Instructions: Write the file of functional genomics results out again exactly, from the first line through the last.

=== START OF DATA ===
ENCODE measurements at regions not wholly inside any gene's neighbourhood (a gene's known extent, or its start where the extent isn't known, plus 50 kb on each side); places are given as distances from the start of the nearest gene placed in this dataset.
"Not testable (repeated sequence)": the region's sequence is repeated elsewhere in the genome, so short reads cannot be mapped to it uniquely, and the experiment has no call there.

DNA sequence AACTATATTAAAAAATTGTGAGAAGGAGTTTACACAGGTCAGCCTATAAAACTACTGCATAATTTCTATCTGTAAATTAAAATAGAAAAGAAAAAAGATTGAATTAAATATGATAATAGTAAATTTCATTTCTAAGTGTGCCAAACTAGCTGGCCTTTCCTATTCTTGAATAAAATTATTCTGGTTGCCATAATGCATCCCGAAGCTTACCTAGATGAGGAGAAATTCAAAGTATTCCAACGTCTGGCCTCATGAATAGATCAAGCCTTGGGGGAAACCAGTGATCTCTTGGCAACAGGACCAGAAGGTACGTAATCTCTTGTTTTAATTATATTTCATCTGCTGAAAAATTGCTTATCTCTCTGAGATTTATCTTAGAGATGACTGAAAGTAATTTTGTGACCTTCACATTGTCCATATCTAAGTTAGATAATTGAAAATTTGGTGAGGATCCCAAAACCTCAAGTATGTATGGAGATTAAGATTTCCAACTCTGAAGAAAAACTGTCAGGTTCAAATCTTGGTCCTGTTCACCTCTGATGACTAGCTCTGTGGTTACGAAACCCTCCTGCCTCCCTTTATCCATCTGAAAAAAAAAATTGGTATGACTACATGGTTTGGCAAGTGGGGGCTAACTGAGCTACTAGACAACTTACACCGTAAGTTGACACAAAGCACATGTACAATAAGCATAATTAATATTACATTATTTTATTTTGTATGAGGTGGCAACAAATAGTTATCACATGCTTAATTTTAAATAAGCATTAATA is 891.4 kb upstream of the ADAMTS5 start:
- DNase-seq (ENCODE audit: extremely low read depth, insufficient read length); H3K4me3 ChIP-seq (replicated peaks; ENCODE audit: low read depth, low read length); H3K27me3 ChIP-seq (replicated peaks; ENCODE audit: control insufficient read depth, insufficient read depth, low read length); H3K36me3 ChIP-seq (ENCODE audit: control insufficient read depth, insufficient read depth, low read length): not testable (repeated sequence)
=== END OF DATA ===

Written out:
ENCODE measurements at regions not wholly inside any gene's neighbourhood (a gene's known extent, or its start where the extent isn't known, plus 50 kb on each side); places are given as distances from the start of the nearest gene placed in this dataset.
"Not testable (repeated sequence)": the region's sequence is repeated elsewhere in the genome, so short reads cannot be mapped to it uniquely, and the experiment has no call there.

DNA sequence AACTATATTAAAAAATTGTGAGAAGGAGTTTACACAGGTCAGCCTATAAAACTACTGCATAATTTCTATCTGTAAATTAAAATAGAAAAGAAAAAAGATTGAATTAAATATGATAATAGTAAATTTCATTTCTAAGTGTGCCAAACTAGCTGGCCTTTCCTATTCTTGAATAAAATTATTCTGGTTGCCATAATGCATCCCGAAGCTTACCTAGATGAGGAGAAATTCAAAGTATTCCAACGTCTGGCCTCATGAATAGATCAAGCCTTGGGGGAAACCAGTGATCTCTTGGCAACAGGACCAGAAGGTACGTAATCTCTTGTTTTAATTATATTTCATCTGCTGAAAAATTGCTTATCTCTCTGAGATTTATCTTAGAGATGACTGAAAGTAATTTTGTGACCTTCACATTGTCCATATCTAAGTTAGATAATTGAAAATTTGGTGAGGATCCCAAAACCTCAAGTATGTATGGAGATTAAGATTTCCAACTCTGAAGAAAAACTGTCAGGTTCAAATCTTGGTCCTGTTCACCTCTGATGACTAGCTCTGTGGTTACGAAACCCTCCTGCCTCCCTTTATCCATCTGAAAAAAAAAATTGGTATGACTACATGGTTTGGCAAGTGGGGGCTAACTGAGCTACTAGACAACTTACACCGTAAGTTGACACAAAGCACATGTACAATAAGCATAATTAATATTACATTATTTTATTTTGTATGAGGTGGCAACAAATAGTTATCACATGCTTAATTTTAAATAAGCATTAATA is 891.4 kb upstream of the ADAMTS5 start:
- DNase-seq (ENCODE audit: extremely low read depth, insufficient read length); H3K4me3 ChIP-seq (replicated peaks; ENCODE audit: low read depth, low read length); H3K27me3 ChIP-seq (replicated peaks; ENCODE audit: control insufficient read depth, insufficient read depth, low read length); H3K36me3 ChIP-seq (ENCODE audit: control insufficient read depth, insufficient read depth, low read length): not testable (repeated sequence)